Understanding the Grant Process

As an applicant, we want you to understand what happens before and after we make grant awards.

What is the pre-award process?

HRSA staff work together to develop a Notice of Funding Opportunity (NOFO).

A NOFO includes:

  • The grant or cooperative agreement
    • Both provide assistance and follow the same administrative requirements.
    • The primary difference – the level of programmatic involvement.
  • The project period (start and end dates)

Some grant programs require you to submit audit program reports, which we evaluate to determine your financial viability.

How do you contact us?

You can find contact information in the NOFO, which will help you in a variety of ways.

Federal Assistance Management staff can:

  • Provide advice and clarity on budget and fiscal concerns
  • Explain grants management policy
  • Assist with Grants.gov registration and submission

Program staff can:

  • Provide advice and clarity on programmatic issues
  • Explain evaluation criteria

How do we review applications?

Every application receives a thorough review by a panel of independent reviewers.

We choose reviewers based on their knowledge, education, experience and any criteria included in the NOFO to which the applicants must respond.

  • Each reviewer reads between six and eight applications and scores each according to the evaluation criteria published in the NOFO.
  • The review panel meets and develops consensus statements identifying the strengths and weaknesses of each application.
    • We provide you this information in a summary statement whether or not you receive an award.
  • HRSA decides which applications receive funding.

What is the post-award process?

We issue a Notice of Award (NoA) for each application selected for funding.

The NoA stipulates the

  • project and budget period;
  • amount of federal assistance;
  • terms and conditions of the award; and
  • reporting requirements.

It’s in this phase of grants management where the day-to-day activities of grant monitoring occurs.

The NoA states how the grants management specialist will monitor the business management aspects of the grant.

This includes:

  • Lifting conditions
  • Providing permission for prior approvals
  • Reviewing any Negotiated Indirect Cost Rate Agreements (NICRAs)
  • Responding to Freedom of Information Act (FOIA) requests
  • Issuing notices of suspension/termination
  • Monitoring fiscal management to ensure fiscal/program integrity

What are the budget requirements?

The NOFO includes any specific budget requirements, such as budgeting by objectives or budget limitations.

We monitor all grantees to ensure adherence to these and other budget requirements, including allowability, reasonability, and allocability of costs.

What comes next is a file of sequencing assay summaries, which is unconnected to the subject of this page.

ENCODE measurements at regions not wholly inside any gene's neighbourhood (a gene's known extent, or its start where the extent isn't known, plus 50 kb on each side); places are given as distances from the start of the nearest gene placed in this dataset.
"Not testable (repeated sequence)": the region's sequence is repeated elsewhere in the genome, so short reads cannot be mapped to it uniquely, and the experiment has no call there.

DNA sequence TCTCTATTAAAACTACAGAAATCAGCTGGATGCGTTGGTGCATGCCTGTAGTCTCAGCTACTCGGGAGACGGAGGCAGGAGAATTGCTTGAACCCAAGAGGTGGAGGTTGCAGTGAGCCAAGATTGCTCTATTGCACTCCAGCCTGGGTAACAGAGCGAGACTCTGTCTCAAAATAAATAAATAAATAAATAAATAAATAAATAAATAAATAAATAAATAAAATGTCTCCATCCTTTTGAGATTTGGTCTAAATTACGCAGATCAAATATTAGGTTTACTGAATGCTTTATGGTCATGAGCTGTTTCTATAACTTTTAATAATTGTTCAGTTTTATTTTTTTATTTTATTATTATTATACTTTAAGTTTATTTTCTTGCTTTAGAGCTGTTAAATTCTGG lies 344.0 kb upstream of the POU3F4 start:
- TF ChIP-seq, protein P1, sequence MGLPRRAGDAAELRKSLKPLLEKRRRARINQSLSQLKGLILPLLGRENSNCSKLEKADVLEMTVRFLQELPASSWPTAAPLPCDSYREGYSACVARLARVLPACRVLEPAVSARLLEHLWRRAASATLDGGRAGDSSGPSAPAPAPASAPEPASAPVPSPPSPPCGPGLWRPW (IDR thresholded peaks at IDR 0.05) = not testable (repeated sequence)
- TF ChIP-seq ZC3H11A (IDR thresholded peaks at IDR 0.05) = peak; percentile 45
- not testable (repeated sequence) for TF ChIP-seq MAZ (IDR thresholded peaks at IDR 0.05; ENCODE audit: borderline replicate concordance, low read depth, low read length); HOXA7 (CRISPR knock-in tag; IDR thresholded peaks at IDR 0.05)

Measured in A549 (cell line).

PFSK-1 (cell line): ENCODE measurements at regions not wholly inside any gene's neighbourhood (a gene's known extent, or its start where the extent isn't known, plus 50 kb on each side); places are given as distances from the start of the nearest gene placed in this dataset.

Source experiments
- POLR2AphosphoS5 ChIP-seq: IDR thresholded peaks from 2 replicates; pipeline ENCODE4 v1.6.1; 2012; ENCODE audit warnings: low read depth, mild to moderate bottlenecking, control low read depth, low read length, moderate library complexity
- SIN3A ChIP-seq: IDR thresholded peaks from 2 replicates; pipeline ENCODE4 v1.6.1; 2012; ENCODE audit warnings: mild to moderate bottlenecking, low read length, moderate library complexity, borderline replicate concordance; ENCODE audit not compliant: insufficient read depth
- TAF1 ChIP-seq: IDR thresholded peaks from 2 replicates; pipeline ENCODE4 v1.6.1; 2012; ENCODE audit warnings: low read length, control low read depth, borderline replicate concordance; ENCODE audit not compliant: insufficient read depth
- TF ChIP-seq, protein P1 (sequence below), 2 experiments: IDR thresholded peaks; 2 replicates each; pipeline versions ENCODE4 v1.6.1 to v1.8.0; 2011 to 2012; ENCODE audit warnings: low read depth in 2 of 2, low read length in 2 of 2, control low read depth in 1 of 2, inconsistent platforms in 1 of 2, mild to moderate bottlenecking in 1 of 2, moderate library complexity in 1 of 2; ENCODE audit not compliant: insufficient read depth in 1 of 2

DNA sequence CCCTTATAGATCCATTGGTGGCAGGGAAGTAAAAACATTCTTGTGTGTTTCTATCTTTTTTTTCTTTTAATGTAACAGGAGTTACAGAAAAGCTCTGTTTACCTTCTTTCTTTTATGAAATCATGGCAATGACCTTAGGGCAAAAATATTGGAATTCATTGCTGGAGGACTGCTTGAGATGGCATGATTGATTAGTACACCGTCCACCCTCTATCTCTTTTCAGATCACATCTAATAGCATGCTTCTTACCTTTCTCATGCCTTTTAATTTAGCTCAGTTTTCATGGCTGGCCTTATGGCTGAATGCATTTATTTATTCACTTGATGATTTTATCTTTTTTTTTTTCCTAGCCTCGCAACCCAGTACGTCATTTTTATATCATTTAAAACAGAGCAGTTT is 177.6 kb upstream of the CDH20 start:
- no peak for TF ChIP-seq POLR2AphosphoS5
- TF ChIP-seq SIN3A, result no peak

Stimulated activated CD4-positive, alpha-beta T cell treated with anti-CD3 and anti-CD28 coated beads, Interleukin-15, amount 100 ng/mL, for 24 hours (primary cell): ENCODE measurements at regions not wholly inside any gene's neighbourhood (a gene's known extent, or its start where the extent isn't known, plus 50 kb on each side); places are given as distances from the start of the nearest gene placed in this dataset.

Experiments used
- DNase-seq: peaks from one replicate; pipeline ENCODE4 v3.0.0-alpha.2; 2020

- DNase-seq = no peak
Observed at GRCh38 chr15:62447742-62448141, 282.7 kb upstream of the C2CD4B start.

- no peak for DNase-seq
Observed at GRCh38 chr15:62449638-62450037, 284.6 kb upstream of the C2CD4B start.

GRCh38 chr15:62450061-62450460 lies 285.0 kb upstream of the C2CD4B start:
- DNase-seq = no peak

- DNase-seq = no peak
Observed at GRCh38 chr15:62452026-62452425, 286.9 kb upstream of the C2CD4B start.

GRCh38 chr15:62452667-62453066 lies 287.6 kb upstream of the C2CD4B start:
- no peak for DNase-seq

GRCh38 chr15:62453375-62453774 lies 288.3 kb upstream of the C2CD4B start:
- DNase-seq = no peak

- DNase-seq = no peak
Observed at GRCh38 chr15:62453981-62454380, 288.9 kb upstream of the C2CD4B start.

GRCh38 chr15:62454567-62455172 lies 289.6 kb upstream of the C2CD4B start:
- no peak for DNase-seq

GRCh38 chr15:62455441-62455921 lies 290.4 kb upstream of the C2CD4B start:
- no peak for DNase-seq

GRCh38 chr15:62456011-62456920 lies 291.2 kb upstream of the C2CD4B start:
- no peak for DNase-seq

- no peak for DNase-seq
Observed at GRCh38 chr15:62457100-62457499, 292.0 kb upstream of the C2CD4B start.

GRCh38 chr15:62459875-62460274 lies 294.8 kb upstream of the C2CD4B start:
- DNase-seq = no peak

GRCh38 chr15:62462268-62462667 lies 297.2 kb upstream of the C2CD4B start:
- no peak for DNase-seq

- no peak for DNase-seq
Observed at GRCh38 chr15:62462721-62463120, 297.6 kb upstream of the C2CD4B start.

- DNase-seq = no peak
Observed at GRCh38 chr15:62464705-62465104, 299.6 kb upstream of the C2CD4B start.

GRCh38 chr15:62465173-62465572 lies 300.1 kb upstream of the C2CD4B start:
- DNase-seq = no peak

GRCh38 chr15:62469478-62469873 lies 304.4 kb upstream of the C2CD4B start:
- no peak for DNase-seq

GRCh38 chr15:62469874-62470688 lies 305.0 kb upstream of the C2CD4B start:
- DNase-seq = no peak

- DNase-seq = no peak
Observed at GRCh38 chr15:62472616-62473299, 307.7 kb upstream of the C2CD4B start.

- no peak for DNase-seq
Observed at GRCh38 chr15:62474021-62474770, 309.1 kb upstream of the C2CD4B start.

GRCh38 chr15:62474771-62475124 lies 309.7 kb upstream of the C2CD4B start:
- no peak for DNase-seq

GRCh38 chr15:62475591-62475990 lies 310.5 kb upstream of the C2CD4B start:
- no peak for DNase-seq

Indirect Costs
Indirect costs, brought about by common or joint objectives, that can’t be readily identified, but are necessary to the operations of the organization.

The grants management specialist

  • reviews and verifies any indirect costs charged; and
  • provides guidance to grantees/applicants with no negotiated rates

Any non-federal entity (NFE) that has never received a negotiated indirect cost rate can charge a de minimis rate of 10% of the modified total direct costs (MTDC) if a negotiated cost rate has never been established.

Unallowable/Restricted Costs
We evaluate your adherence to program guidance relating to budget, including basic policy and legislative requirements.

If there are no conditions on the budget listed in the NoA, we have approved the budget.

Site Visits
Site Visits are an opportunity for us to meet with you -- the grant project team -- and see the project in action.

The site visit is a monitoring tool and also an information exchange. Our site visit team may include:

  • Federal program staff
  • Federal grant management staff
  • Technical assistance consultants

Financial Management Systems
We require all federal grantees to have financial management systems that provide for timely, accurate, current, and complete disclosure of financial information. These systems must also provide oversight and protection of federal funds. (See: Cost Principles)

If you don’t have an adequate system, it can prevent successful accomplishment of grant objectives.

Other Records
You must also have:

  • Personnel and Human Resources’ related policies and procedures
  • Subcontract records
  • Procurement policies and procedures
  • Any other basic administrative regulations relevant to the grant/project we awarded you


  • Progress Report – We require you to submit periodic reports that reflect the progress on activities-to-date.
    • The NOA spells out the frequency and information you need to include.
  • Federal Financial Report (FFR) – Due 90 days after the budget period ends.
    • This report contains details of the your spending for the period.
    • Continued funding decisions may be made based on the reports.

HHS Standards
Financial Management Requirements

Cost Principles
A set of rules used to achieve uniformity in the treatment of costs by specific types of recipient organization.

Specific types are:

  • Education
  • State, local, and Indian tribal governments
  • Non-profits

Federal Cost Principles

Entity Type Circular Grants-wide HHS Programs
Educational institutions OMB A-21 2 CFR 220 45 CFR 74.27
State and local governments OMB A-87 2 CFR 225 45 CFR 92.22
Non-Profits OMB A-122 2 CFR 230 45 CFR 74.27

Audit Requirements
An annual audit must be conducted and submitted if the recipient expends $750,000 or more in federal awards during the recipients’ fiscal year. (See 45 CFR part 75, subpart F)

What is the close-out process?

The final phase of the grant life cycle comes at the project period end date.

We require you to submit information on progress, equipment (purchase & disposition), supplies and a final Federal Financial Report (totally liquidated).


Date Last Reviewed:  March 2019